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Re: command line arguments'
- To: email@example.com
- Subject: Re: command line arguments'
- From: Joachim Schrod <firstname.lastname@example.org>
- Date: Thu, 7 Jul 1994 18:57:26 +0100 (MESZ)
- In-reply-to: <9407071427.AA26881@ma2s2.mathematik.uni-karlsruhe.de> from "Bruno Haible" at Jul 7, 94 04:29:50 pm
> Joachim Schrod <email@example.com> asks:
> > Are the command line arguments available in CLISP?
> No, because command line arguments are not reasonably portable across
> all platforms supported by CLISP. (DOS and Atari TOS limit the command
> line length to 128 and 80 characters, respectively, making it unusable
> for "real" applications.) Furthermore, passing quotes and double quotes
> within command line arguments is always a pain and depends on the command
> line interpreter.
Hmm, let me try to convince you... (Get me right: I don't ask you to
do it -- I'll schedule Gabor for that. ;-) But I would like to see
these changes folded back into the main development thread.)
CLISP is implemented in C. C has a defined way to pass command line
arguments, namely via the first two arguments of main(), canonically
called argc and argv. (Actually, my question was simply ``is argv
available as the binding of a CL symbol'' -- obviously, it's not.)
I cannot follow your arguments against providing these values.
(1) That the command line length in certain OSes is restricted is
something that holds for _all_ programs there. This is an
restriction that users of these deficient environments got used
to. (They didn't have any other chance.) And I wouldn't call most
applications I use "unreal applications" -- but they don't need
command line lengths > 80.
Actually, _I_ would call applications with such long command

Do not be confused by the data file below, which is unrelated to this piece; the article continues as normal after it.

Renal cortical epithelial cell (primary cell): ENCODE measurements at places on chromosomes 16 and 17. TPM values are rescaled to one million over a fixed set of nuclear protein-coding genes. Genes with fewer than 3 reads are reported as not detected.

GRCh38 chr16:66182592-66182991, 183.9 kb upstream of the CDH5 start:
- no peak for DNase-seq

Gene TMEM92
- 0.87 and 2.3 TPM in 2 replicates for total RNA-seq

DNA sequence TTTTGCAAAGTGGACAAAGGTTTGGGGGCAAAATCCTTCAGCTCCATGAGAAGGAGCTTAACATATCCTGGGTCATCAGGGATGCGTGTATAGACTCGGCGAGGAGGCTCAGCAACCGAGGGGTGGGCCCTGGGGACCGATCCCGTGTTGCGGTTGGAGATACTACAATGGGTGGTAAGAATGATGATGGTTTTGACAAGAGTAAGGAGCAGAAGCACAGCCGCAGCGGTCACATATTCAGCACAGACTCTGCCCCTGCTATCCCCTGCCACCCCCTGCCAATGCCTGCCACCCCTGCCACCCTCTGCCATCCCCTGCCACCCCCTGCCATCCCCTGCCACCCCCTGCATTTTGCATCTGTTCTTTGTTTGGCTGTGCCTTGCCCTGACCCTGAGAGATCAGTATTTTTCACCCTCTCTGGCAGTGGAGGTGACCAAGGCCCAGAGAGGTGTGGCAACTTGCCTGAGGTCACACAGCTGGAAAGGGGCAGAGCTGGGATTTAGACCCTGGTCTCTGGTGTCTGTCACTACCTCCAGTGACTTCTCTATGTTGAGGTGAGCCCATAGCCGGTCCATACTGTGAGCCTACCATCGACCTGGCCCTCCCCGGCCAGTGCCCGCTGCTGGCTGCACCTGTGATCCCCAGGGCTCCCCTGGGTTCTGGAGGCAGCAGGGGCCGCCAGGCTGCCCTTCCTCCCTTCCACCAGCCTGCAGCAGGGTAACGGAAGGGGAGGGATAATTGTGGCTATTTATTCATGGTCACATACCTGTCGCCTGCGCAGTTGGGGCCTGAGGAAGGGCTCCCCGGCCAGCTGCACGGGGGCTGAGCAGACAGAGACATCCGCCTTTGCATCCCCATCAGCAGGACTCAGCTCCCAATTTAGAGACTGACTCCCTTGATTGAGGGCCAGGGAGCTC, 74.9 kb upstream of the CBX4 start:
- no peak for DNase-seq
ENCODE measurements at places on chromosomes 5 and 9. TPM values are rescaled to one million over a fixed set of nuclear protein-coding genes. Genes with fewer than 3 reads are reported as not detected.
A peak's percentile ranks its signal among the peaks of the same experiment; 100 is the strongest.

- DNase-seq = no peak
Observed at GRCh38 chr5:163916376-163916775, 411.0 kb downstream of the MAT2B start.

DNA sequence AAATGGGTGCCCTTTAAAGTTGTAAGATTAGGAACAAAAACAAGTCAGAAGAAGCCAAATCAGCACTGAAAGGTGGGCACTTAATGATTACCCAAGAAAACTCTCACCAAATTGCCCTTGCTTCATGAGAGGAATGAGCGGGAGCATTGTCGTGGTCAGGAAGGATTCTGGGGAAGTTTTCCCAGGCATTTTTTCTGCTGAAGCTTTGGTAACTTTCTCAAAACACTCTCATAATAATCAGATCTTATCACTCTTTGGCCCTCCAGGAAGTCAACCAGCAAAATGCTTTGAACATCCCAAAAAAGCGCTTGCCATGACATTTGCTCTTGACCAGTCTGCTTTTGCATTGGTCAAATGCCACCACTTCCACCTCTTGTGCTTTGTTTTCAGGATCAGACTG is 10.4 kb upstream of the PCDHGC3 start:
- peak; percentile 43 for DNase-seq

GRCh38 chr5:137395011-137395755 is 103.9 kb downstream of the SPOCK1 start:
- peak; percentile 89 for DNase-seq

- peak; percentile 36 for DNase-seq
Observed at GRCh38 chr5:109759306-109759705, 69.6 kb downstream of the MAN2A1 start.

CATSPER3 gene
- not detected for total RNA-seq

lines `unusable'. (A synonym to `real'? :-) :-)
(2) How to pass quotes and double quotes, is IMO not a problem of
CLISP. It's -- as you write -- a problem of the command line
interpreter and the C run time library.
Those who use a certain CLI must know how to specify quotes in
it; just like they have to do it in all other programs.
I hope my background wish gots clearer: I want to use Lisp
applications just like any other applications. I want to tell people
`Here is a CLISP image, just use it.' Without having to resort to
shell scripts (written for each OS anew!) where I pass some arguments
via setq etc. Besides here comes exactly the point where your length
argument bites: I don't want to write long -x option arguments in a
DOS .BAT file when I just want to pass a document name!
C'mon, let's go out of the Lisp universe and meet other systems...
(Dick Gabriel has written a nice memo about this problem. ;-)
As an example, my current pet: An SGML style sheet language, realized
as an extension of CLOS; that may be used to transform or query SGML
documents. The cmd line argument is the document(s).
Since I'm at it: I would also like some hook that is evaluated after
a memory image is loaded. (Like \everyjob, for the TeX freaks...
Actually, I want it exactly for this -- I'm working on an executable
formal specification of TeX.) But one can imagine more uses for it,
e.g., reestablishing a link to some display server, etc.
(I want to have this evaluation _before_ the first form is read,
therefore I cannot use *evalhook*.)
> > Actually I would like to have some symbol (say, in package SYSTEM)
> > that is bound to a list of strings; the arguments that are not already
> > processed by CLISP itself.
> This would be dangerous since we don't know which command line options
> will be added to CLISP in the future.
How about two symbols: system::*raw-argv* and system::*argv* ?
Or a stop token for CLISP options? `--' comes immediately to mind...
Joachim Schrod Email: firstname.lastname@example.org
Computer Science Department
Technical University of Darmstadt, Germany